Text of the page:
This summary on “Is Stupidity Contagious?” connects with a whole series of stupidity posts on that blog (I can’t quite bring myself to type it — since I mostly can’t remember which of the syllables goes where even when I try to say it out loud from memory!).
I like these bits from social science research, even though there are serious questions about the validity and thus usefulness of these studies. Seeing the vastness and seeming ease with which one researcher published many bogus studies based on fake/manipulated data forces us all to look for independent confirmatory studies.
Of course, there’s a whole separate discussion, which I’ll only tease you with here: the standards for what is considered a publishable, reliable study varies. It varies across journals, it varies across institutions, it varies across fields. Top-tier work in one field is thought unworthy of reading in others. I know that when I started reading more studies that were clearly not in the “hard science” world, the prevalence of anecdotes, small studies, and even (to me!) poor study design combined to make the conclusions vastly more suspect than I would have liked.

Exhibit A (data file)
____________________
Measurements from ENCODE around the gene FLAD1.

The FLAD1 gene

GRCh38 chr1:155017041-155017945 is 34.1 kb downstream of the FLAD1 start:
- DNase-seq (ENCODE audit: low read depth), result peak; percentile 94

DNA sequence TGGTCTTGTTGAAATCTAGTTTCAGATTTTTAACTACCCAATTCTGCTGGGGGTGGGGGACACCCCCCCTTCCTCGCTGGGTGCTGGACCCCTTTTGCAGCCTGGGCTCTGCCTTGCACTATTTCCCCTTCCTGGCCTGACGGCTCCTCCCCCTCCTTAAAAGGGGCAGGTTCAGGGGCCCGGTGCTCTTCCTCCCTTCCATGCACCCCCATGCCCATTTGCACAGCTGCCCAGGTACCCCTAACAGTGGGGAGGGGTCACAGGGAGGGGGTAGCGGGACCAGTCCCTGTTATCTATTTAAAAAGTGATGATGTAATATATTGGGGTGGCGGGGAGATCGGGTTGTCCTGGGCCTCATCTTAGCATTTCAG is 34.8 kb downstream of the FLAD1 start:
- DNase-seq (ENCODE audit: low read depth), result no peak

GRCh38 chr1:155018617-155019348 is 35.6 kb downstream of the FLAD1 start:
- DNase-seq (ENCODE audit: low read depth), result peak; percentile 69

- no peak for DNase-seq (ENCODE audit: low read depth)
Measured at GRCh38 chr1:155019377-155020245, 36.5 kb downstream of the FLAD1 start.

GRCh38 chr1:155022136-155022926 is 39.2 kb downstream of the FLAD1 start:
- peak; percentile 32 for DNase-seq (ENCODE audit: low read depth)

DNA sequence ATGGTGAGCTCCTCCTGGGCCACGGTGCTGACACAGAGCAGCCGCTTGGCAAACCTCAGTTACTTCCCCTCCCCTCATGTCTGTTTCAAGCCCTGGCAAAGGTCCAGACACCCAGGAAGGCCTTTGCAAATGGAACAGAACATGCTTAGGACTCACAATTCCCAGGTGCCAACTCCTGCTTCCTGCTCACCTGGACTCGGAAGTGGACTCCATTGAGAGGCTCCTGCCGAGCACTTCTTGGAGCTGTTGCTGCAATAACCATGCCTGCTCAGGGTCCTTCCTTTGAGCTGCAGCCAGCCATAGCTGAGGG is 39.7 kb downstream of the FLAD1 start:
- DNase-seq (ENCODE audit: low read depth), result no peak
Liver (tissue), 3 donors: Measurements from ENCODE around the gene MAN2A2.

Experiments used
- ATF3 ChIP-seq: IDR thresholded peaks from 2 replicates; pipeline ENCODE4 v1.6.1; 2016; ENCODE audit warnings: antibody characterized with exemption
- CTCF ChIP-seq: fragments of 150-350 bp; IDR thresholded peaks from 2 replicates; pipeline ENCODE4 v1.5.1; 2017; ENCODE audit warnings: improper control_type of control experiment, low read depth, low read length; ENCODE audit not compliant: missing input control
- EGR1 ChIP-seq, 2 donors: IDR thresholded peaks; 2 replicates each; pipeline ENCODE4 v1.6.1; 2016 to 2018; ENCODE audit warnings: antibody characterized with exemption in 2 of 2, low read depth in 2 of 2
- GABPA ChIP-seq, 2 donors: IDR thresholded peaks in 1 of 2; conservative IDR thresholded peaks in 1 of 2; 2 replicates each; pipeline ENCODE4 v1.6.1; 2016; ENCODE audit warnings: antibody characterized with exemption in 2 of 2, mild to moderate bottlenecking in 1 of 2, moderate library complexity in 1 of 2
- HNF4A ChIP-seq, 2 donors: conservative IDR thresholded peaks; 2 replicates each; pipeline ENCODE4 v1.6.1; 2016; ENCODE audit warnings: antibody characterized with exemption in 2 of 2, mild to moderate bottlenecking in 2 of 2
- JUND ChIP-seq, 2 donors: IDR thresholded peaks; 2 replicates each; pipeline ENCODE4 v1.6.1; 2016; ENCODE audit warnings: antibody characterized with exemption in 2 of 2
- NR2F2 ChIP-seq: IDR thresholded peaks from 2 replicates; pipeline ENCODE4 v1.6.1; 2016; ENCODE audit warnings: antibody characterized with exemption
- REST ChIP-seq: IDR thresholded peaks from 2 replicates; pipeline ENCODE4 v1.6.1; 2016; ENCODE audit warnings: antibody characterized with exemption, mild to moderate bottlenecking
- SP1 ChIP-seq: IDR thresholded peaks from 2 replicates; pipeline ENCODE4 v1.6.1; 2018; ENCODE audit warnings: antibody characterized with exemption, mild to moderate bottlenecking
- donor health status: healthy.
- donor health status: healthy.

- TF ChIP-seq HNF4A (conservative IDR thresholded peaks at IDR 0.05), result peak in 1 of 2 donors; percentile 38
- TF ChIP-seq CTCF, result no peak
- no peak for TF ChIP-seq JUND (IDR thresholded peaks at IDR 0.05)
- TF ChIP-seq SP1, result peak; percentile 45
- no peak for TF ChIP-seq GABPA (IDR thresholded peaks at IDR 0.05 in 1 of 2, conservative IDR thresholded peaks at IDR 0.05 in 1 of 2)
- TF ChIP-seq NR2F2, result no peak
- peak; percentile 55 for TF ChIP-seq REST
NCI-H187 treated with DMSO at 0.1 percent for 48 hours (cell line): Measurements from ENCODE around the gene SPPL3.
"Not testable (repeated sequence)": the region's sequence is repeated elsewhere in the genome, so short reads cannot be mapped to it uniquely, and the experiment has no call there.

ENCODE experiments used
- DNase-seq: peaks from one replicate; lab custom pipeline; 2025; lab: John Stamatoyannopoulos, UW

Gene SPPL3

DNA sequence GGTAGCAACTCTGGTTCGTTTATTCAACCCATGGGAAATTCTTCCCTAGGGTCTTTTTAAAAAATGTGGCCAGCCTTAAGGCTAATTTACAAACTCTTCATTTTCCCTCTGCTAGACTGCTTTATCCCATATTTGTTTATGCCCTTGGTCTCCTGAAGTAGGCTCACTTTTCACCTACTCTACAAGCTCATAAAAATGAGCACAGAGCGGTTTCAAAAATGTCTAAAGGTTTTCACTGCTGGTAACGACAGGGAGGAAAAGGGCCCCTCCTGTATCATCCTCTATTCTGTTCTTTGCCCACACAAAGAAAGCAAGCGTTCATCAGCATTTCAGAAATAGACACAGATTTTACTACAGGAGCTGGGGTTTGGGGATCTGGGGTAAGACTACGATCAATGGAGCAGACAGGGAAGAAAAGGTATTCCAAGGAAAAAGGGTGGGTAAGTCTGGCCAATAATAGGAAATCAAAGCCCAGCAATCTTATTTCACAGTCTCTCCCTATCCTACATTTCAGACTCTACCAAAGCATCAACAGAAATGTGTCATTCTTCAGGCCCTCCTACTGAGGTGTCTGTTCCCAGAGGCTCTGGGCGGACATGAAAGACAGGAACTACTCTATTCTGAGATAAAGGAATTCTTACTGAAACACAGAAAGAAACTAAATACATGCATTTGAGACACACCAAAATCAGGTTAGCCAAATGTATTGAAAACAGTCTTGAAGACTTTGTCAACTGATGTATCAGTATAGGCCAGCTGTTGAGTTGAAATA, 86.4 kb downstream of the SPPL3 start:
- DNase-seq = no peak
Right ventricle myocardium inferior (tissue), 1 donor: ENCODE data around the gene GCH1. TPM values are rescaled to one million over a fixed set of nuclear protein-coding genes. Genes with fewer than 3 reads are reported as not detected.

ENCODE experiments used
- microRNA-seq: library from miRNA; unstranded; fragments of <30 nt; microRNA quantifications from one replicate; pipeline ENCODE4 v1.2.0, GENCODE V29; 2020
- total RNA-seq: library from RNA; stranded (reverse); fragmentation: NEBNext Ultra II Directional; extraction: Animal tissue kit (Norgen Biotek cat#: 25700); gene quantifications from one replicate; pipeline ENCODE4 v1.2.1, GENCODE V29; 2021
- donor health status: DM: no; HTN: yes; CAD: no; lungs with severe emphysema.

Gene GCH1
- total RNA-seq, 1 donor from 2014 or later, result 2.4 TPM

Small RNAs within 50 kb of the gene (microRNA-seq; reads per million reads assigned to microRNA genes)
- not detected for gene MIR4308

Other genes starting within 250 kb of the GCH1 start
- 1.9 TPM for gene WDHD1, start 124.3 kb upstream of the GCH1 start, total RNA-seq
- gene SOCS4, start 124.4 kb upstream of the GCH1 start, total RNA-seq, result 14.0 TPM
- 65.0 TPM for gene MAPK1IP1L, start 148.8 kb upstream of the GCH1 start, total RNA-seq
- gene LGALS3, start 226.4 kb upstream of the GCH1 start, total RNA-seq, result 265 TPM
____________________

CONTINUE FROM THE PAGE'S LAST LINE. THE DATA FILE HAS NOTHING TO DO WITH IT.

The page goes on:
Who watches the watchers? When we make policy decisions on suspect conclusions, where’s the sense in that?